20     information you had received previous to this order being issued by

21     General Cermak; is that correct?

22        A.   Yes, I was privy to that information much before that.

23             JUDGE ORIE:  There is an order of the 8th of August which is

24     addressed -- at least is sent to the military police and the Knin Police

25     Station.  The order -- the content of the order is that UNCRO helicopters

Page 27463

 1     must be inspected before each flight, and the inspection could be carried

 2     out by military police according to previously-submitted flight plans and

 3     in co-operation with UN and EU liaison officers.  I leave alone other

 4     matters, such as movement of humanitarian convoys and the movement of

 5     UNCRO vehicles delivering food and equipment.  I would like to focus on

 6     the first part, UNCRO helicopters being inspected.  Is that -- first of

 7     all, is this 8th of August order an order you remember?

 8        A.   No, Your Honour.

 9             JUDGE ORIE:  Did -- as far as you know, did the military police

10     ever inspect UNCRO helicopters before they took off?

11        A.   Not in this form.  We assisted security forces when VIP persons

12     arrived in the region, and then we carried out anti-sabotage checks and

13     similar checks.  I don't remember this specific case that you've just

14     described.

15             JUDGE ORIE:  Then, Mr. Juric, you told us that if you were tasked

16     in this way by documents which contain the word "order," that you felt

17     duty-bound to do what you were tasked with.  Was there ever any

18     discussion about that, Do we have to do what Mr. Cermak asks from us or

19     tasks us with?  Was there any discussion ever, any dispute, about his

20     authority to give you those tasks and you being duty-bound to perform

21     them?

22        A.   I don't remember any specific discussions about that, and I also

23     don't remember any tasks or General Cermak issuing anything in the form

24     of order that would have contradicted the work and activities of the

25     military police as described and regulated by the rules.  In such a case,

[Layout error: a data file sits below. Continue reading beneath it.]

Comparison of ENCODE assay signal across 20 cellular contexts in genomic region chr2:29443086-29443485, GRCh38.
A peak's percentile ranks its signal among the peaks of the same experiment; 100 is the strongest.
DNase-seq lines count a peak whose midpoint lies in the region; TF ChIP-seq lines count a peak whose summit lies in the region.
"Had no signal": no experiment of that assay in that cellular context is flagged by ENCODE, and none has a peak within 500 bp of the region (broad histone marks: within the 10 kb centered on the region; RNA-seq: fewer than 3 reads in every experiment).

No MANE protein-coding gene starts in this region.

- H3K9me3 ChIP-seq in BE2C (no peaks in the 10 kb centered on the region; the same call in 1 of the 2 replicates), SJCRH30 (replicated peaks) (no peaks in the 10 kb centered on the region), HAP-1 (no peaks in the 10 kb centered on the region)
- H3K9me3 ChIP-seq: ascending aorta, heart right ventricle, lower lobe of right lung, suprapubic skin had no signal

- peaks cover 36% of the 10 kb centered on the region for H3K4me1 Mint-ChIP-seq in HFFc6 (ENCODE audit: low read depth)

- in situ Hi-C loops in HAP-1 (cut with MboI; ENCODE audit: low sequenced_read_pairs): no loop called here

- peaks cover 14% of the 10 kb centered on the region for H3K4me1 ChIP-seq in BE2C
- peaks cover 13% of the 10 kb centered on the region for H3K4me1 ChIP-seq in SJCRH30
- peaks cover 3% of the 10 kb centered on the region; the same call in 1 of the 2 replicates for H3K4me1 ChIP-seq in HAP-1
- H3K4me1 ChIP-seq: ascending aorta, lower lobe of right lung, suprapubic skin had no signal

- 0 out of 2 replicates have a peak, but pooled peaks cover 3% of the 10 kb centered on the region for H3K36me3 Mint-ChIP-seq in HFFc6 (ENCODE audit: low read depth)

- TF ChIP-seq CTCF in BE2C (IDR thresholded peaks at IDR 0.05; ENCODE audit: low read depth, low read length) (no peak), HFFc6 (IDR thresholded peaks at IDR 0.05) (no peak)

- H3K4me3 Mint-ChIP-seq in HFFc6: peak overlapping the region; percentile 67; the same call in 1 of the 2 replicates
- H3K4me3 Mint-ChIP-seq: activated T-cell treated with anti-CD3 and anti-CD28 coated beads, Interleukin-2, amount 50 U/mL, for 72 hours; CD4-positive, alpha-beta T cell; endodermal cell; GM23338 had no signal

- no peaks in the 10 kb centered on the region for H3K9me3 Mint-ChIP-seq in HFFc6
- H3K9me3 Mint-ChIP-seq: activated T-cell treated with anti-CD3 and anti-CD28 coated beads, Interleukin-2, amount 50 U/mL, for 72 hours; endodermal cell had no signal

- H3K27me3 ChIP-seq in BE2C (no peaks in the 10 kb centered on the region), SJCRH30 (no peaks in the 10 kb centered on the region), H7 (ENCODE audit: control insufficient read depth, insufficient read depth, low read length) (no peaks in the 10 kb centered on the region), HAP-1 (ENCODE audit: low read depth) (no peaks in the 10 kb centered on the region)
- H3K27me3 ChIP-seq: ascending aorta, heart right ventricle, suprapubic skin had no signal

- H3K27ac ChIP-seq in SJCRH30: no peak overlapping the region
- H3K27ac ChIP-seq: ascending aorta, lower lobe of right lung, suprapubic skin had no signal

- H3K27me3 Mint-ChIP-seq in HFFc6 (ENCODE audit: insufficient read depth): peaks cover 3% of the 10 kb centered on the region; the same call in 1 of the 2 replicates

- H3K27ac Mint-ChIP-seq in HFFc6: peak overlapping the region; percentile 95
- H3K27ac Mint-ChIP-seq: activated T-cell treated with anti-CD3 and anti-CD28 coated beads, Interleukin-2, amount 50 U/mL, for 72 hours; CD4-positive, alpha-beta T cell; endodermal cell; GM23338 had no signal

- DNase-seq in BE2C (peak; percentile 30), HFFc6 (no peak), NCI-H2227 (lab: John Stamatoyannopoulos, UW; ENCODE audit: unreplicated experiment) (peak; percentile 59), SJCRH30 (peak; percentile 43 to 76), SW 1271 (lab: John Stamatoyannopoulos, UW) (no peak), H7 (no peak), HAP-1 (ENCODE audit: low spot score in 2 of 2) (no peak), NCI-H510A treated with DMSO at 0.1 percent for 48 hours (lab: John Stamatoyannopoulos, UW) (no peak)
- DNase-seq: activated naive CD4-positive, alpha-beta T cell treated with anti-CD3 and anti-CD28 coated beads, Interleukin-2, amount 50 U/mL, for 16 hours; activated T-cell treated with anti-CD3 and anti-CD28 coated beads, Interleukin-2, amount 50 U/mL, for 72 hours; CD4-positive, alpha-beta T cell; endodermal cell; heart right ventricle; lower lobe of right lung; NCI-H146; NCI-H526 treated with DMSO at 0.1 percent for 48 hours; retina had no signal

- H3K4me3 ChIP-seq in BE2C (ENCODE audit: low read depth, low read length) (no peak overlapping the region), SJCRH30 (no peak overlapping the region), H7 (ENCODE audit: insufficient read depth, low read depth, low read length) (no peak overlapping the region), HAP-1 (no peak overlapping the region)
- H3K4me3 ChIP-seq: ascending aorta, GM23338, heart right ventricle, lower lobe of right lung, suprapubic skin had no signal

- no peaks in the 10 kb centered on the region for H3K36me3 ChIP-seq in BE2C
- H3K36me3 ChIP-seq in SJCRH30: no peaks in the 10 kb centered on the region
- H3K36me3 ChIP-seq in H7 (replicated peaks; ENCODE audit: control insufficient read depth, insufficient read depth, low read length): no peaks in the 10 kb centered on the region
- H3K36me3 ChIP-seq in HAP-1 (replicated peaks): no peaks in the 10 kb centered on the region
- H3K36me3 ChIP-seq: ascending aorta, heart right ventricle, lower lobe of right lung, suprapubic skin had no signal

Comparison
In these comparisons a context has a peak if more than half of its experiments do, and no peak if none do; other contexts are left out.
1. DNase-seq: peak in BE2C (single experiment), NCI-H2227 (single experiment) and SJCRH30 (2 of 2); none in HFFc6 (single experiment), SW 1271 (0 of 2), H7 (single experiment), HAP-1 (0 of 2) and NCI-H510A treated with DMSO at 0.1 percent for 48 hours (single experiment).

Page 27464

 1     I'm sure that some of the military police members who would have received

 2     such an order would have come back to General Cermak, telling him that

 3     that was not within the scope and authority of the military police, and

 4     he would have also informed his superiors in the military police.  And

 5     I'm sure that a decision would be made as to how to go on about

 6     implementing that particular task.

 7             You have to know that we were terribly under-staffed, and

 8     whenever people were assigned to carry out some tasks, that would have

 9     reduced the policing capacities and their ability to perform everyday

10     tasks.  And that was the number-one rule that guided us in our everyday

11     work.

12             JUDGE ORIE:  Yes.  I'd like to move on to another subject.

13             Military police patrols, would they be confined to the main roads

14     and intersections and crossroads, or would they also go into the depth of

15     the terrain, apart from the main roads?

16        A.   Patrols mainly stuck to main roads for two reasons.  We did not

17     have enough vehicles or personnel at our disposal, and, on the other

18     hand, there was a fear that much of the area was contaminated by mines.

19     And for those two reasons, we could not have many patrols at the same

20     time and we could not send them very far into the depth of the territory.

21             JUDGE ORIE:  Now, the Chamber received evidence that some of

22     those who were still in active service would go home at night in their

23     villages.  Now, could you explain why it was safe enough for them to go

24     to the villages, whereas you felt unsafe to go into the terrain?  I'm now

25     talking about smaller roads, villages, rather than the main roads.  I'm

Page 27465

 1     not talking about going off-road.

 2        A.   When I said "main roads," I meant asphalt roads, and we stuck to

 3     those.  That was our principal work.  Small auxiliary roads could not be

 4     covered, due to the lack of vehicles and lack of personnel.  A lot of

 5     people, civilians and members of the Croatian Army, did want to go and

 6     check on their houses, and if they wanted to do that, they could not have

 7     been prevented by us, because they were more familiar with the terrain

 8     than us and it was their own responsibility that they went to check on